Saturday CoronaBuzz, October 31, 2020 24 pointers to updates, useful stuff, research news, and more.

Please wear a mask. Wash your hands. Stay at home if you can. Please be careful. I love you.


Family Safety & Health: COVID-19 pandemic: Database of EPA-approved disinfectants now exceeds 500 listings. “The Environmental Protection Agency has again updated its list of registered disinfectants that can help prevent and reduce the spread of COVID-19 – extending the total number of disinfectant products on the agency’s sortable, searchable database to more than 500.”

New York Times: Iowa Never Locked Down. Its Economy Is Struggling Anyway.. “A growing body of research has concluded that the steep drop in economic activity last spring was primarily a result of individual decisions by consumers and businesses rather than legal mandates. People stopped going to restaurants even before governors ordered them shut down. Airports emptied out even though there were never significant restrictions on domestic air travel. States like Iowa that reopened quickly did have an initial pop in employment and sales. But more cautious states have at least partly closed that gap, and have seen faster economic rebounds in recent months by many measures.”


Washington Post: The coronavirus pandemic has caused nearly 300,000 more deaths than expected in a typical year. “The CDC said the novel coronavirus, which causes covid-19, has taken a disproportionate toll on Latinos and Blacks, as previous analyses have noted. But the CDC also found, surprisingly, that it has struck 25- to 44-year-olds very hard: Their ‘excess death’ rate is up 26.5 percent over previous years, the largest change for any age group. It is not clear whether that spike is caused by the shift in covid-19 deaths toward younger people between May and August or deaths from other causes, the CDC said.”

BuzzFeed News: People Have Nothing Left — Literally $0 — Because Of The Pandemic. “When 2020 began, C. Adams started a new job at an engineering firm that paid $65,000. He had already downsized to a three-bedroom home in Georgia to help save for his two teenage daughters’ college funds. Expenses were manageable. When the pandemic began, he had $5,000 in savings after taking care of his late father and his debts. It wasn’t a lot of money, but it was something his family could fall back on, a sense of security. He never expected it would all be gone so soon.”

Washington Post: Virus shutdowns took a grim toll on amputee veterans who died by suicide, families say. “As coronavirus restrictions unfurled a dangerous mix of depression and anxiety, the scourge of suicide cut through a tiny community of amputee veterans in recent months, claiming at least three in a group where isolation is already a potent risk factor.”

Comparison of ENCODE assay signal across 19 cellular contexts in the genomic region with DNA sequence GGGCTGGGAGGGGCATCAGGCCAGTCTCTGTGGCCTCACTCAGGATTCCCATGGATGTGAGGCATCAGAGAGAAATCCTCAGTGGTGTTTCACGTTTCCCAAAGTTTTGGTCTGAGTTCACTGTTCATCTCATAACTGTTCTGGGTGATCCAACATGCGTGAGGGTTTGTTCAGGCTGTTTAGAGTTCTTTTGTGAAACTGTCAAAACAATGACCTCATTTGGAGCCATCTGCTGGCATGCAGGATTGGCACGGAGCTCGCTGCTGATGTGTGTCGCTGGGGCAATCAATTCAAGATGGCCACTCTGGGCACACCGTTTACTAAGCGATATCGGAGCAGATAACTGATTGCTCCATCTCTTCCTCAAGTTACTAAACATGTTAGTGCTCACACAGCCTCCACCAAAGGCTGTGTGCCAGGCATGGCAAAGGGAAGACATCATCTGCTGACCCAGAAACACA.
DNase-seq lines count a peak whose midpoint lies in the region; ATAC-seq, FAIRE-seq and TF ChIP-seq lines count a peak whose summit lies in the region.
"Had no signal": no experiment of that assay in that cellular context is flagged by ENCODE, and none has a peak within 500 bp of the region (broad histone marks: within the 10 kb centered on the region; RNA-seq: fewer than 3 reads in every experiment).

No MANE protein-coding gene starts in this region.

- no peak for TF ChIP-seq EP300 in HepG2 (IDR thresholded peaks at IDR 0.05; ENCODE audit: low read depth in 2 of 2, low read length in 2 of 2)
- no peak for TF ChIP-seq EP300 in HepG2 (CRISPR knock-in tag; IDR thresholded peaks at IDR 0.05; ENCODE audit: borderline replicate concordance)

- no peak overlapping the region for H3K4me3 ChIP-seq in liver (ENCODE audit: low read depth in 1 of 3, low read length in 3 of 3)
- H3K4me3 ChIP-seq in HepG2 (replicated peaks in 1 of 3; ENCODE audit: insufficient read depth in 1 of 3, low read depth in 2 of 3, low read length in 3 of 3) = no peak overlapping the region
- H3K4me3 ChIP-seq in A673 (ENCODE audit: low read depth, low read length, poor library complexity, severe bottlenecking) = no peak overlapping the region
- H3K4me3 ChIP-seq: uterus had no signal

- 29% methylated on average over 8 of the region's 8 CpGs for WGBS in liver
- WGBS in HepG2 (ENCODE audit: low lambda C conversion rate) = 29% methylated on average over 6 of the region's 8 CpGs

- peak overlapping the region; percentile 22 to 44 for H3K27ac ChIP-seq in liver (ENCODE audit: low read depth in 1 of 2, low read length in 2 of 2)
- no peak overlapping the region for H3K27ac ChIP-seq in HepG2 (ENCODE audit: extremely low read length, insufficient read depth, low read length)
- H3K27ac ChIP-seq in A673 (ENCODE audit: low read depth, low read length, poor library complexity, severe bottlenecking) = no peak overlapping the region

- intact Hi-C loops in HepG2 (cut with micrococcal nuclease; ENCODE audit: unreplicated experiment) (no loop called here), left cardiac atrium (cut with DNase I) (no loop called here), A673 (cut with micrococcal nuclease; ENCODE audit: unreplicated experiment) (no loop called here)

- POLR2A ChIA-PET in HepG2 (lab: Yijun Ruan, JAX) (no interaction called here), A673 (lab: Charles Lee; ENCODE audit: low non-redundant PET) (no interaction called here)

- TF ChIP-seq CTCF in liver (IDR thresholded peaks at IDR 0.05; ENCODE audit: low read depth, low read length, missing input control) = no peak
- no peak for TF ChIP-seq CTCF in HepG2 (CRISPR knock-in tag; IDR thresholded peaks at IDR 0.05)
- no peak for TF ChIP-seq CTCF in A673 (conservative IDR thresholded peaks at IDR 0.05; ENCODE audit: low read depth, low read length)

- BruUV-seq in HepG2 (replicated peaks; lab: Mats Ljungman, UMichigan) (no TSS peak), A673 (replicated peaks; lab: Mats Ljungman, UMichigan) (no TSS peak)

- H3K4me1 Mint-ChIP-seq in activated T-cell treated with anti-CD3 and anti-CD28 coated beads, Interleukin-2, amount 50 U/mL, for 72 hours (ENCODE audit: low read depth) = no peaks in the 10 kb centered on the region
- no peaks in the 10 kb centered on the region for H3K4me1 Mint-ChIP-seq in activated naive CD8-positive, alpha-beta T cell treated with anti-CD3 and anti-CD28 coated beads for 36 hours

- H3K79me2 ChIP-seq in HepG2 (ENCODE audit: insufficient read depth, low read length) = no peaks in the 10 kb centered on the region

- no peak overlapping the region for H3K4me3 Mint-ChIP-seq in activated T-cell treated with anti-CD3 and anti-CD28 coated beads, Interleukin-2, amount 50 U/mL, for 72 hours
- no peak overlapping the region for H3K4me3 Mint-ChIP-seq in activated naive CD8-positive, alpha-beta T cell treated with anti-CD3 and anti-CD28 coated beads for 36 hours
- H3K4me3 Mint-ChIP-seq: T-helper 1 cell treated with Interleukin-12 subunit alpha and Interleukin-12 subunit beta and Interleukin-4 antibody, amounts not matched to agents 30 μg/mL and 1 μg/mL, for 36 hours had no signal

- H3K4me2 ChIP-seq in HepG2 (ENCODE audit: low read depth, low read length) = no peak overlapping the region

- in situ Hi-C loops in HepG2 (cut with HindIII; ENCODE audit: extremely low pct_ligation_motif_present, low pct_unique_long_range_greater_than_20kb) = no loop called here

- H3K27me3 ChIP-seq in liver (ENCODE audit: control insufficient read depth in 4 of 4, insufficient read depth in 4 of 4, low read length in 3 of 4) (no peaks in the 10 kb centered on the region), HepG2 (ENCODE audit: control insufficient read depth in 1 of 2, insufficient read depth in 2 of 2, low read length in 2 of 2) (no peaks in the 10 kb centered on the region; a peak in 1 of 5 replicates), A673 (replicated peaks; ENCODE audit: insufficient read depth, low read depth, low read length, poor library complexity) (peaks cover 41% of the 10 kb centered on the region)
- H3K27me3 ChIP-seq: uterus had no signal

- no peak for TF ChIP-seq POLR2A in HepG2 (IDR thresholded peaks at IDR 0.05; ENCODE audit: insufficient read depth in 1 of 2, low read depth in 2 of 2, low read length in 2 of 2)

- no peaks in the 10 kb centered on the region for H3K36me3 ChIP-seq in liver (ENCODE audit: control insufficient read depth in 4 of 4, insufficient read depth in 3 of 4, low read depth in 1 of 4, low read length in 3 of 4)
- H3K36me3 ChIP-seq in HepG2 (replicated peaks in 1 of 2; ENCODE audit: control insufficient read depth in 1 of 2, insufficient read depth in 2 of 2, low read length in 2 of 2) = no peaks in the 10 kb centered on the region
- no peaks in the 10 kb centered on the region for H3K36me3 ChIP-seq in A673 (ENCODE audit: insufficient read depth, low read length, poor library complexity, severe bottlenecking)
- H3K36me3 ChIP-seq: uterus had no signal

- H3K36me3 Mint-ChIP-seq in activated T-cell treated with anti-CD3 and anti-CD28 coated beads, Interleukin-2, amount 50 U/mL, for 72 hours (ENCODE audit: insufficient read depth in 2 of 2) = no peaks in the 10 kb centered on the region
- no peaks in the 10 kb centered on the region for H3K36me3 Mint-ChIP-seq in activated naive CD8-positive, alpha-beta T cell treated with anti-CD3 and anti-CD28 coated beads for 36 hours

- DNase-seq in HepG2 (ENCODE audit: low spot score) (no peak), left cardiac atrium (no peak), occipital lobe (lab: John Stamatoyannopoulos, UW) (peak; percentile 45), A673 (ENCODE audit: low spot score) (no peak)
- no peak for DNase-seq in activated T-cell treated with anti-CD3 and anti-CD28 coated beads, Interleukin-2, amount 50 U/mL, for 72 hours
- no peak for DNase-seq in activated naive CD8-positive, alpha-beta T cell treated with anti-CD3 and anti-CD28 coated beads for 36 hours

New York Times: Migrant Workers Restricted to Farms Under One Grower’s Virus Lockdown. “In Virginia, gone are the weekly outings to Walmart to stock up on provisions; to El Ranchito, the Mexican convenience store, to buy shell-shaped concha pastries; and to the laundromat to machine wash heavily soiled garments. ‘You put up with a lot already. I never expected to lose my freedom,’ said Martinez, 39, who is in his third year working in the tomato fields along the East Coast. He said workers spent months on end without interacting with anyone at all outside the farms, though Lipman eventually relented and organized a carefully controlled trip for groceries each week.”

Bloomberg via Al Jazeera: US consumers brace for COVID-19 surge by hoarding food – again. “American consumers who’ve worked their way through the trove of shelf-stable meals they frantically bought back in March are at it again. This time, food makers are prepared. General Mills Inc., the maker of Cheerios and Annie’s boxed mac and cheese, added 45 external production lines through contractors since the first round of pantry loading this spring. Campbell Soup Co. spent $40 million to expand production of Goldfish crackers and is building capacity for chip brands like Cape Cod. Conagra Brands Inc. boosted third-party manufacturing and warehousing, while Stonyfield Farm, a producer of organic dairy products, is buying more milk from its direct supply network of farms.”


The Journal (Ireland): Government spends almost €700,000 on social media and digital ads related to Covid-19. That’s a bit over $815,000 USD. “THE GOVERNMENT SPENT almost €700,000 on digital and social media ad campaigns related to Covid-19 during the first nine months of the year, new figures show. Figures provided to reveal that €688,805 was spent across nine campaigns informing the public about various aspects of the pandemic.”


My Journal Courier: N. Carolina artists face fears, change tactics in pandemic. “For many Wilmington-area artists like [Linda] Callison, selling work at markets and festivals is the lifeblood of their business. The Wilmington area has seen the cancelation of major festivals, including the Azalea Festival, Autumn With Topsail and Riverfest, among numerous others. It’s a revenue stream that has been largely eliminated this year due to COVID-19 precautions. Facing upended schedules and COVID-19-wary buyers, Wilmington artists have had to get creative to make ends meet.”

Washington Post: Alabama’s GOP lieutenant governor called mask rules an ‘overstep.’ Now he has tested positive for the coronavirus.. “When Alabama Gov. Kay Ivey (R) ordered a statewide mask mandate in July as coronavirus deaths surged to record levels, her second-in-command blasted the move. ‘Wearing a face mask and maintaining social distancing are among the best ways to slow the spread of COVID-19,’ tweeted Lt. Gov. Will Ainsworth (R) at the time. ‘However, it’s an overstep that infringes upon the property rights of business owners and the ability of individuals to make their own health decisions.’ Now, as Alabama once again sees an alarming rise in covid-19, Ainsworth, 39, announced [October 21] that he is among the newly confirmed cases.”


Local 10: Coronavirus cases confirmed at 360+ schools across South Florida. “More than 360 primary and secondary schools in South Florida have had confirmed COVID-19 cases among students or staff since early September….The latest data includes cases confirmed through Oct. 17. The cumulative totals include cases dating back to Sept. 6, which is earlier than many South Florida students returned to the classroom.”


Boston Herald: Boston University reports ‘worrisome’ rise in coronavirus cases, new rules take effect Thursday. “The rising BU cases have been tied to social gatherings, in addition to personal travel and off-campus visits with family and friends — during which people did not wear masks, and failed to keep their distance. BU officials emphasized that students follow the university’s testing program, avoid gatherings, wear masks, and submit a daily symptom screening report, called an attestation, through Boston University Healthway each day.”